Making Computing In Rural India, Affordable

With an inadequate computing infrastructure impeding IT penetration in rural India, Microsoft’s MultiPoint SDK 1.1 may provide the much required impetus.

“IT lets people learn things they didn’t think they could learn before, and so in a sense it is all about potential.” These words of Steve Ballmer, CEO, Microsoft Corp, aptly sum up the phenomenal impact that information technology can have on the way we lead our lives.
An example of one such technological breakthrough is Microsoft’s MultiPoint software development kit (SDK) 1.1.

 

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Developed by Microsoft Research India, MultiPoint allows two to 50 students to collaboratively work on and learn from educational software on one computer, using multiple computer mice that drive specifically-designed on-screen cursors, says Latif Nathani, general manager, Unlimited Potential, Microsoft India.

“This not only offers a more affordable solution-the only increase in cost is that of the additional mice-it also creates an active, collaborative learning experience that engages each and every student,” he adds.

The need that drove the innovation
As per a recent research conducted by Microsoft to understand how schools in India use PCs, it was found that only 7.02 per cent of the total government schools have computers and even there, the one or two PCs per class are surrounded by several kids. “In most cases, one observes that a dominant ‘bully’ hogs the mouse and keyboard. The question was how to multiply the utility of the existing PCs without exponentially increasing the cost. This is how MultiPoint SDK was conceptualised by Microsoft Research India.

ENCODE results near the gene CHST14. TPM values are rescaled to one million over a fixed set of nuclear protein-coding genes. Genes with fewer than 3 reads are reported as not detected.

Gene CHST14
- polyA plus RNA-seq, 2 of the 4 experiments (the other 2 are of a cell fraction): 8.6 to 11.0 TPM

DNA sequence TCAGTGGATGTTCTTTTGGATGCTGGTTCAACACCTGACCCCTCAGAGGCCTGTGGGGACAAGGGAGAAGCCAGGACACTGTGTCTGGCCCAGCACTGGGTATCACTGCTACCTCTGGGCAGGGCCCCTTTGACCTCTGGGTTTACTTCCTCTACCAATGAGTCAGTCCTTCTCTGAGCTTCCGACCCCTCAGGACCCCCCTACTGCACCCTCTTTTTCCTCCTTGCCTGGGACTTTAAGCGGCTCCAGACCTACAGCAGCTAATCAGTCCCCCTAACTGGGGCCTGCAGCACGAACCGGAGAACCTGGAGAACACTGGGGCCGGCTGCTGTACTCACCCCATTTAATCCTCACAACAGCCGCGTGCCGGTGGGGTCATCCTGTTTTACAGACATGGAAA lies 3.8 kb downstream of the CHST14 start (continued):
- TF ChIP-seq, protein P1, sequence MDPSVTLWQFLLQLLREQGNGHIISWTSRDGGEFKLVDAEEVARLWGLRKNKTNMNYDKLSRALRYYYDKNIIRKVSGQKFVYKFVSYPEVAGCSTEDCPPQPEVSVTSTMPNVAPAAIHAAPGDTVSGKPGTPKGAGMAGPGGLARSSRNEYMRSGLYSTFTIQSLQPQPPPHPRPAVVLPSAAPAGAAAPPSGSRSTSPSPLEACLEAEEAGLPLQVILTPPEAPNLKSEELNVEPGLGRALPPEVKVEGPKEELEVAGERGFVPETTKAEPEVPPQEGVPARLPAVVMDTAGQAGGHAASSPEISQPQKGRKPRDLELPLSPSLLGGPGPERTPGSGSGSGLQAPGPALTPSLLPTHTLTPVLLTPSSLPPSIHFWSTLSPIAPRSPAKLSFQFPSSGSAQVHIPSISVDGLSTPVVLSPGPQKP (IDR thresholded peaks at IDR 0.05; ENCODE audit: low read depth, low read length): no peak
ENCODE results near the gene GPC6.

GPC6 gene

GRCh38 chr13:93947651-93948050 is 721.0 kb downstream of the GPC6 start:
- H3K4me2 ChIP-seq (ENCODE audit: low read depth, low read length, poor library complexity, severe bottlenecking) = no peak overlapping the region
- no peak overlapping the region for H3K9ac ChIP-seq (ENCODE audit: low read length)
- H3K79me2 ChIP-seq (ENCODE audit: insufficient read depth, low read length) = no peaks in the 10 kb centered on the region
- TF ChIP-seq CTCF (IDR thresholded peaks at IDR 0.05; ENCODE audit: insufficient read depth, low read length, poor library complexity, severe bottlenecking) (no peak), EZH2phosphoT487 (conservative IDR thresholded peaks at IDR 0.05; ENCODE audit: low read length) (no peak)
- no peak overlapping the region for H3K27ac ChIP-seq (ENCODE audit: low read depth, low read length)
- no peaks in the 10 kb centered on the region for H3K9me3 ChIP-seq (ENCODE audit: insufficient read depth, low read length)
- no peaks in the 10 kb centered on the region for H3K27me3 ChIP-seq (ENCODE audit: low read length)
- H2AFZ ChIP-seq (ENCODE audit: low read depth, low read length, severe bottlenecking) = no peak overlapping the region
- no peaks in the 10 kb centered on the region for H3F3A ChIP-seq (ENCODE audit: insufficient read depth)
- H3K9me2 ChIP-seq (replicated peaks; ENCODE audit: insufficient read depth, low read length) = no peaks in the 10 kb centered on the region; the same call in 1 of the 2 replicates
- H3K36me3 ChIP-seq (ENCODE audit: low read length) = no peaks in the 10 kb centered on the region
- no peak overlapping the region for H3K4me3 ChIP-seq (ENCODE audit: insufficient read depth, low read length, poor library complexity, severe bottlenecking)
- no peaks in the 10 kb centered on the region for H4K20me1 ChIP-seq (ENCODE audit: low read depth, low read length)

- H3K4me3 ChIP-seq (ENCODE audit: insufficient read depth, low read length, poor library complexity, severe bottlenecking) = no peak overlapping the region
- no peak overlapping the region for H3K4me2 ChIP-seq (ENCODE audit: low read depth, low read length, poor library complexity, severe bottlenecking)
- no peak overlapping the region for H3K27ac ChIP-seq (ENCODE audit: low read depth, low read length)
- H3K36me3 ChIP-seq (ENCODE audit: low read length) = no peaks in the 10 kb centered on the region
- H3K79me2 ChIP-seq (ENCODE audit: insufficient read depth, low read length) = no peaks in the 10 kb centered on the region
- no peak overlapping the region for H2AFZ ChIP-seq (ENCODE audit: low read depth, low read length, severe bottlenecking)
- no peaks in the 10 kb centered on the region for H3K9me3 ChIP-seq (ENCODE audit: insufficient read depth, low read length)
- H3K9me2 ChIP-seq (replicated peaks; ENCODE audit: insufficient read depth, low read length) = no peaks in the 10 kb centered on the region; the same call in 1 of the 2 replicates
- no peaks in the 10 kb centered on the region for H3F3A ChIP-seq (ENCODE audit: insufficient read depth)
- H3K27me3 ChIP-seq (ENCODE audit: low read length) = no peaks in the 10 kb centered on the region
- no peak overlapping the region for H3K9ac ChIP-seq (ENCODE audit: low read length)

“On one hand, the technology enables collaborative learning between students, and on the other, helps a teacher engage more effectively with students and monitor each child’s participation and progress, enabling all students to become active learners, thus enhancing the overall classroom experience,” says Nathani.
The hardware/software requirements

For application developers working on the MultiPoint SDK platform, the list of requirements is as follows:

* Supported operating systems: Windows Vista; Windows XP Service Pack 2. Windows Vista is recommended. The MultiPoint SDK will also run on Windows XP SP2 (or greater)

* .NET framework version 3.0 or higher (Install from http://msdn.microsoft.com/en-us/netframework/aa569263.aspx)

* Microsoft Expression Blend (install a trial version from http://www.microsoft.com/expression/products/Overview.aspx?key=blend)

* Visual Studio 2005 with WPF extensions installed (Visual Studio without WPF extensions is not supported by MultiPoint), or Visual Studio 2008 (install the Express edition from http://www.microsoft.com/express/product/default.aspx)

* Two to four mouse devices for testing

* USB ports on the computer

* 128 MB of RAM (256 MB or higher is recommended)

* 16 MB of video RAM (32 MB or higher is recommended)

* 800 x 600 resolution set in the video card (32-bit colour is recommended)

A platform to build collaborative school content
Using the MultiPoint SDK, curriculum developers can build unique and collaborative applications for schools. It supports new technology platforms like Visual Studio 2008 and includes support for technologies like Flash. The download includes tutorials, white papers and videos to help developers navigate the SDK and build applications.